Brian (the polio patient), should have been isolated in his own ward but stayed in the Veranda Wing of the hospital. He was separated from myself and Terry, (the patient with the broken back in a full plaster body cast from neck to waist) by the constant isolation of no more than a netted surround around his bed. The greatest privilege about being a Veranda patient was having our own television set, whereas the rest of the big ward had to share theirs between forty patients; which essentially meant that unless you were fit enough to get out of bed, you never saw it and only heard it from a distance!
One night, one of the night nurses asked if she could watch the television quietly at 9.00 pm. As pain kept me awake most nights, I had no objection. The nurse was a ballet fan and 'Swan Lake' was being performed by the great Margot Fonteyn de Arias on the twelve-inch black-and-white television screen.
I watched 'Swan Lake' with the young nurse at the side of my bed. She looked spellbound from start to finish. There was a poignancy about the whole episode, with my legs having been severely shattered, along with having incurred a spinal injury and a medical prognosis that I would never walk again. As the nurse watched the ballet dancers glide, pirouette and leap through the air, I started to cry, knowing that dancing would never be on my cards again.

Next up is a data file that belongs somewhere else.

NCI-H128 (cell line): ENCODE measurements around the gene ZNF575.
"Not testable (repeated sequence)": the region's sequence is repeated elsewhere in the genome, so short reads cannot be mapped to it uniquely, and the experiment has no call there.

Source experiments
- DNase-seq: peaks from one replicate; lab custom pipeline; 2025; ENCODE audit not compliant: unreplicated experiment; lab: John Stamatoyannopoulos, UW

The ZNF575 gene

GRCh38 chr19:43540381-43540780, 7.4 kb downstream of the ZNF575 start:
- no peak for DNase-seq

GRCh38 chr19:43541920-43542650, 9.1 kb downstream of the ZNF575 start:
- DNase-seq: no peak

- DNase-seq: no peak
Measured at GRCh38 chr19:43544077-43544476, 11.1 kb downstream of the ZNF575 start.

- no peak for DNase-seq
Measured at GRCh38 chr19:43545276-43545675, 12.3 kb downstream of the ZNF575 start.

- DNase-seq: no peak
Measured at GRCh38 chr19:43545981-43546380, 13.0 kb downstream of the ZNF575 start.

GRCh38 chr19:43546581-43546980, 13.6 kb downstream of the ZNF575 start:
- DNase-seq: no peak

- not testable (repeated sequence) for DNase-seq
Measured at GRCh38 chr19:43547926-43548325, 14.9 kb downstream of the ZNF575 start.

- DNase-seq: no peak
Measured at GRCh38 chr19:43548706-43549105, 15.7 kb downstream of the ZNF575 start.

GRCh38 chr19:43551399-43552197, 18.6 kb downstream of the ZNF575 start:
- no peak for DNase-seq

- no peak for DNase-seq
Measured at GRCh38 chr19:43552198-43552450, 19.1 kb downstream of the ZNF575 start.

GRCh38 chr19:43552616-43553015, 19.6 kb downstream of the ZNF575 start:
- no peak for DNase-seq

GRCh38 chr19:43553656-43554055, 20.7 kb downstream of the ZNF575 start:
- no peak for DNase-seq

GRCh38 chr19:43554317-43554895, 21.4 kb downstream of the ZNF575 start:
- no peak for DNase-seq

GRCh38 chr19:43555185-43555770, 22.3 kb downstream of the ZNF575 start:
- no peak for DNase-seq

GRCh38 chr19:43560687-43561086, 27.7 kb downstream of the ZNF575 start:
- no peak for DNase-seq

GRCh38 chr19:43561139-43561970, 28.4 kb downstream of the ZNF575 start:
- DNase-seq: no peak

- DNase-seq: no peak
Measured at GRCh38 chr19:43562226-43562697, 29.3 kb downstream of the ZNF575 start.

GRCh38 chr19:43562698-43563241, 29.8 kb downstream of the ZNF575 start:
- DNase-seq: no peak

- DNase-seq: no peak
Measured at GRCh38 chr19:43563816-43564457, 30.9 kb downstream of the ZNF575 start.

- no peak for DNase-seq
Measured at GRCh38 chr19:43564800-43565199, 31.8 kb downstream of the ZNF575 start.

As I watched the ballet dancing that night, I soon became enthralled by the intricacy of the movements, along with the agility and strength of the dancer's leg muscles. I thought that Margot's movement reflected all that was divine. I knew then, that dance was no less than the highest art form; an expression of the body that no words can ever describe and no emotion ever deny. It holds itself in perfect poise and posture and its beauty moves in curves and contours of the spirit.
When I look back on that night when the attractive young nurse sat beside my bedside and I now think about my love of dance, I sometimes wonder whether it was my infatuation with the nurse's presence or Forteyn's grace of movement that made the occasion one I've never forgotten.